KQED Food Blog: Bay Area Bites: Lassi Love at Dosa
Bay Area Bites: culinary rants & raves from bay area foodies and professionals
Previous Posts
BAB nominated for 2005 Food Blog Award!
Grilled Cheese, Please!
Take 5 with Mario Nocifera
The Farmers' Market in Winter
Bonne Année de Paris! A Parisian New Year's Eve
A Christmas FoodFest in Portland
Ring in 2006 with Lemony Snicket
We Wish You a Merry Cheesemas
Take 5 with Jennie Schacht
Adventures with the Zuni Chicken
 
 
BAB Guidelines

'Bay Area Bites' is part of KQED's Blog Authors Collaborative. Blog contributors and commentators are solely responsible for their content. If you're interested in writing or contributing to a blog on kqed.org, email us with your idea.
 
Friday, January 06, 2006
Lassi Love at Dosa
I love mango lassis. Thick and cool with the sweet tropical perfume of pureed mango and the tang of creamy yogurt. Just writing about it makes me want to drop everything and go find one. Or perhaps zip down to Farmer Joe's (my local neighborhood market) and purchase the necessary elements to make one. Hmmmmmmmmm.

My ultimate mango lassi, the one I hold in the highest esteem, the one I crave, the one I compare all others to, is from Vik's Chaat Corner. Lined up on refrigerator shelves in too-small paper cups, I always want to order more than one, but by the time I've plowed through my kathi or puri or samosas or dumplings, I sadly have to walk (or is it roll?) away. But I digress, this is not about Vik's.



This is about another mango lassi I discovered at the newly opened Dosa, located on Valencia in the Mission (yes, for those of you wondering, it is in the former Val 21 space). The ever-so-lovely Davina (our newest BABer!) and I decided to sample Dosa's Southern Indian cuisine one recent evening.

The cozy little orange-walled space was hoppin' (a great sign since it was mid-week and the place has only been open for less than a month). We got lucky and snagged a couple of seats at the bar, but no sooner had we started perusing the drinks menu than we were whisked away to our table.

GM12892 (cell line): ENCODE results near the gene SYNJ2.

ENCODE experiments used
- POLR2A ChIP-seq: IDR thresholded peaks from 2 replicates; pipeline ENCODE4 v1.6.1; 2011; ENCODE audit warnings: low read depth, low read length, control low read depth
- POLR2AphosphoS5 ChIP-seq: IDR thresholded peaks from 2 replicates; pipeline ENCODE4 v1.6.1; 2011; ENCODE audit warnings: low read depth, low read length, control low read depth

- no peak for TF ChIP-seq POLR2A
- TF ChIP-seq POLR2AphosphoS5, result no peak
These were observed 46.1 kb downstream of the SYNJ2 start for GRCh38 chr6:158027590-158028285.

The drink list was interesting and included not only a selection of Indian beers, and the requisite lassis of course, but a variety of wines and cocktails made with soju, a Korean spirit distilled from rice and barley. In fact, they even have a house-infused lychee soju, which I promise to sample on another visit, if I can make it past the lassi. (Oh, and they also offer a soju-laced mango lassi. Interesting.)

But again, I digress. I know you are dying to hear about my lassi. In a word: divine. Either a very close second to Vik's version or perhaps even a tie, but definitely in the same league. (I might have to do a taste test in the very near future, if I can figure out how to make it all the way over the Bay Bridge without slurping it down.)

Lassis in hand, and with a plate of freshly-fried peppery pappadums (which were delicious but made me wish for some chutney), we were finally able to peruse the menu.



Starters range from some interesting salads, like fried paneer and romaine or a lemony chickpea salad, to small plates (chaat) of sambar-doused dumplings and steamed cakes to fried onion pakoras. We opted for the Dahi Vada, two plump lentil dumplings served chilled with spiced yogurt and tamarind sauce (and a green cilantro? chutney). The overall flavor was pretty good, but we found the dumplings to be a little dry and we wished for more tangy-sweet tamarind sauce to offset the savory flavors.

Entrees, as you might have guessed, weigh heavily on the dosa--crisp rice and lentil flour crepes that are slightly tangy from fermentation which are stuffed with a medley of options--with a couple of forays into uttapam (thick, open-faced dosas) and other Southern Indian specialties, such as lamb curry.